New to HA - need to confirm I can use ngrok

I just installed HA for the first time on a raspi 4 (early release, I think)
Version: core-2021.12.1

I need ngrok because the setup I’m working on will be on a farm with hughesnet provider; that’s a funky satellite connection and they don’t allow a dynamic dns setup. I have pfsense running behind the hughesnet modem and that’s nice, but so far it seems something like ngrok is my last hope to get to the HA server from my home (not on the farm).

I thought I’d just do what I did on my Node-Red box:

  • wget the ngrok application
  • create a local yaml config
  • create a systemd startup script in /etc/systemd/system/
  • enable and start the ngrok service
  • and done…

I set up a thumb drive named CONFIG and added an authorized_keys file with public key.
running: ssh [email protected] -p 22222 gets nowhere… permission denied… I don’t think it looks in the CONFIG thumb drive.

I used the web terminal piece and looked for systemctl but no luck. With a little scouting around I found that maybe the OS is running supervisor as the startup engine. I’ve never used Supervisor (service/init.d, systemctl - yes) but if that’s what it takes… fine. Can someone give me a hint how that works within HA environment, please.

Also, I see references to add-ons that I cannot find. Did I download the wrong version?

Thanks in advance for any tips.


You can’t go install packages in the base OS if you’re using Home Assistant OS

You can however run Home Assistant Container (native Docker) and do what you want. Alternatively a quick Google found that there’s an NGROK add-on.

Thanks, Tinkerer.

“can’t go install packages in the base OS if you’re using Home Assistant OS” - Perhaps I got the HA for dummies version. :wink: To be clear, just joking. It looks like an impressive application.

Although, I am curious as to why I can’t extend the application with my own service configurations. For example, it seems the module you referenced (and I thank you) is sadly deprecated. So to get that feature, which is critical to me accomplishing my goal of making this remotely available from behind a hughesnet router, and which I need to get done in less than a week (amongst many other things) all of a sudden becomes kind of a deal breaker for me. I have to learn how the old one works, how the framework works for add-on modules, and test it to make sure it will launch in another home network. It seems a bit over-complicated when I think I could implement this as an ansible playbook that installs ngrok with it’s associated service in about half an hour. I’ve done it on a node-red/raspi instance where I needed random access from the last maker faire in the bay area. I’ve also used it on a node/express gallery site I built to easily make it available for demos.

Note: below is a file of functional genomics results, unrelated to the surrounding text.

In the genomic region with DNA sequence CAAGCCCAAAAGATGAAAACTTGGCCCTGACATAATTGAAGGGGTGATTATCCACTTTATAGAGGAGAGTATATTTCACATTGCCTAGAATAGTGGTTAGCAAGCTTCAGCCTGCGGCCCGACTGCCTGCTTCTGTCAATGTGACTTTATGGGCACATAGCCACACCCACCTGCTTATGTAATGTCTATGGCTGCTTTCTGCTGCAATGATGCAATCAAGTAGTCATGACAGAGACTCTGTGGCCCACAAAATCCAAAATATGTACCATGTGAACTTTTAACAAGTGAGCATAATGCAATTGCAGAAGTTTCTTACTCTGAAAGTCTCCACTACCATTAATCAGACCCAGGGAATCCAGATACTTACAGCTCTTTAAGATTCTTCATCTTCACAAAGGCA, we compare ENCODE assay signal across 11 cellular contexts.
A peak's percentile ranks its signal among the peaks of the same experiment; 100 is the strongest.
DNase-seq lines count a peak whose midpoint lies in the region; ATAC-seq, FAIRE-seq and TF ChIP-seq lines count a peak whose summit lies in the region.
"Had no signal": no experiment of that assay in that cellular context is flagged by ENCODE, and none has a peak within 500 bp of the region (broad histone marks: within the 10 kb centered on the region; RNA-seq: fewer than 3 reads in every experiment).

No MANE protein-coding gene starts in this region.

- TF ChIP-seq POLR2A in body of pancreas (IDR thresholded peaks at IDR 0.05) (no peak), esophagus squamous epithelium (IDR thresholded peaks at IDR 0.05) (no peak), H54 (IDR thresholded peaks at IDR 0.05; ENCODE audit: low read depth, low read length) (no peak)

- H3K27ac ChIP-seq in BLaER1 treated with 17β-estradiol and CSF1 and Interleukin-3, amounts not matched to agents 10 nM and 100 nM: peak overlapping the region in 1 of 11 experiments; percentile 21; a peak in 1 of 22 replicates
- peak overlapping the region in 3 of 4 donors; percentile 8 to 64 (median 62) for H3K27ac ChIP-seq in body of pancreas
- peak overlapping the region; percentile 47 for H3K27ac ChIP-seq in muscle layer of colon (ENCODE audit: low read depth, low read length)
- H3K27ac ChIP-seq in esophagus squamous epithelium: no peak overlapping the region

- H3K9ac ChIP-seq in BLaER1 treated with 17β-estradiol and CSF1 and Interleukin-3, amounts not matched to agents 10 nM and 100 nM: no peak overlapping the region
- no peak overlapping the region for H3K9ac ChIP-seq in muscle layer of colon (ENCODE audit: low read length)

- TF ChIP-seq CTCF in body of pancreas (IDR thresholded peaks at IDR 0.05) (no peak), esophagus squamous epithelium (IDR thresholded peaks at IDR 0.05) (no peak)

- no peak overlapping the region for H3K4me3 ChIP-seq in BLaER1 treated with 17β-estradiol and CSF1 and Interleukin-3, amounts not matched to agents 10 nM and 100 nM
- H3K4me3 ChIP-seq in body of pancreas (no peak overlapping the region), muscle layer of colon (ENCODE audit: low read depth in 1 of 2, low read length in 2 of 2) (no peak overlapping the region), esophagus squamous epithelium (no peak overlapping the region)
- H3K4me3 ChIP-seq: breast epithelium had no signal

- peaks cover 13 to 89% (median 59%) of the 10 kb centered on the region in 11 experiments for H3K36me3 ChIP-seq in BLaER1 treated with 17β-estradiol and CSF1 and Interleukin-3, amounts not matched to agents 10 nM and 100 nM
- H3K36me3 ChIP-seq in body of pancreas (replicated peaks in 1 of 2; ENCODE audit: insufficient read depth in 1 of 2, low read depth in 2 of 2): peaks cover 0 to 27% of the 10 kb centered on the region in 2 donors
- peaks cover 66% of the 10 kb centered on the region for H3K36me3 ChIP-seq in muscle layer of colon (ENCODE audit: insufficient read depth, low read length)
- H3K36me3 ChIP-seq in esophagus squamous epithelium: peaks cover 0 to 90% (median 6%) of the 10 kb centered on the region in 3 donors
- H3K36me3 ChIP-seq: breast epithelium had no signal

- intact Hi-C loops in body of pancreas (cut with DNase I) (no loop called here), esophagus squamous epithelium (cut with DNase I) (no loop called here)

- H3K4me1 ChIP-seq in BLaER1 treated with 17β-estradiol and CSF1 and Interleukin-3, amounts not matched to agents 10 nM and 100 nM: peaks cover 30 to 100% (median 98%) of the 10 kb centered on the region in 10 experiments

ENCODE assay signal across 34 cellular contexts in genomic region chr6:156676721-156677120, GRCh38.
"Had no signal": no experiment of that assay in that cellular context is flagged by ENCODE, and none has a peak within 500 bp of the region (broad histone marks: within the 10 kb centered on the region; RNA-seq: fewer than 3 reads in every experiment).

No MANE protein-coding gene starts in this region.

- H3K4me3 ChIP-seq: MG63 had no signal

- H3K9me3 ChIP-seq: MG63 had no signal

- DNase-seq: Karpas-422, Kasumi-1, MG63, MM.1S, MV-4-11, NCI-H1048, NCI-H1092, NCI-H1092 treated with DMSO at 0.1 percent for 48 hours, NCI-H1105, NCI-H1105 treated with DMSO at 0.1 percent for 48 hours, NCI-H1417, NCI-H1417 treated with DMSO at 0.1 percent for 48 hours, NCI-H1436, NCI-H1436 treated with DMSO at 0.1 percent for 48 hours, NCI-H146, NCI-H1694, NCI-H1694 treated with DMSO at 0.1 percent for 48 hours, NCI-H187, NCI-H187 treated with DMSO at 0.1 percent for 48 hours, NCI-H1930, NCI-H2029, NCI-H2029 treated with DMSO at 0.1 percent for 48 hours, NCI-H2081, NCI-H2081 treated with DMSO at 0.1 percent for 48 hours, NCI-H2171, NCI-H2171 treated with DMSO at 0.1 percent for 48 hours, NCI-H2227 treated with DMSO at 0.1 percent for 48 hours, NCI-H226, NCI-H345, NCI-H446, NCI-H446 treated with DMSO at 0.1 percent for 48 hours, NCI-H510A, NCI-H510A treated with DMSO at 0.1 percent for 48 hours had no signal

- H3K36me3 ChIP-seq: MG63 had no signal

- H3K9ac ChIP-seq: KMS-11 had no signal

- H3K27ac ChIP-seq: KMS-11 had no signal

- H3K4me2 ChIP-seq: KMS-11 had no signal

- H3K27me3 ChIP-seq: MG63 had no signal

I note you called it Home Assistant OS. Perhaps there’s another version where I could gain easier access to the os. I guess I’m not really sure what version is running HA OS. Nor could I find systemctl as I was expecting on a debian or centos system.

You also mentioned a container approach using docker. I also find that somewhat complicated, especially for just a few applications. I have a docker instance running with portainer on my KVM home lab but it seems to be more maintenance than its worth.

In general, I use a single raspi per major functional component in my home automation setup. Node-red (for the signal wiring), grafana (charting/trending), a diy xbee gateway (for xbee sensors), rocket-chat (for chatting with my home and with a tie in to alexa), and an NTP server based on a GPS device for an unconnected network. Now I plan to add the GUI capabilities of Home assistant into this mix. I use ansible as my main deployment tool so I won’t have to manually do things more than once.

Is there a version of HA that’s just the application on good old raspbian?

HAOS is designed as an “appliance like experience”

If you want full flexibility use the Container (native Docker) install method. You don’t get add-ons or the Supervisor, but you do get the ability to do what you want on the host.

And yes, you can install HA in a Python venv, know as the Core install method. You have to update that with a new version of Python every year though - Docker is easier.

Seems a stark decision… either you go with something you can’t modify (under the sheets), or you have to go with a container model in which you don’t get addons (which I assume are one of the aspects that makes HA so great) or the supervisor (which I understand if for maintenance?).

Alternatively, if I go for regular python with venv (in which I rarely use venv but perhaps time to learn) it seems somewhat tedious to keep having to update python versions.

I have a KVM instance running docker testing but it always seems like it is an extra layer for monolithic applications like HA. I’ve always thought containers are best used for concise components that perform specific functions very well and can be orchestrated and scaled as needed. I don’t yet understand running a large application in a container.

I’ll pick this up in the new year when I have more of a chance to learn more about HA. Thank you.

Add-ons are just modified Docker images built for the Supervisor.

The Supervisor just brings add-ons and native “backups” (I put that in quotes since they’re snapshots kept on the host - they’re not really backups until they’re off the computer).

In short they bring nothing you can’t do for yourself.

Except of course HAOS uses Docker under the hood. Containers are useful for many reasons, scaling is just a tiny part of that.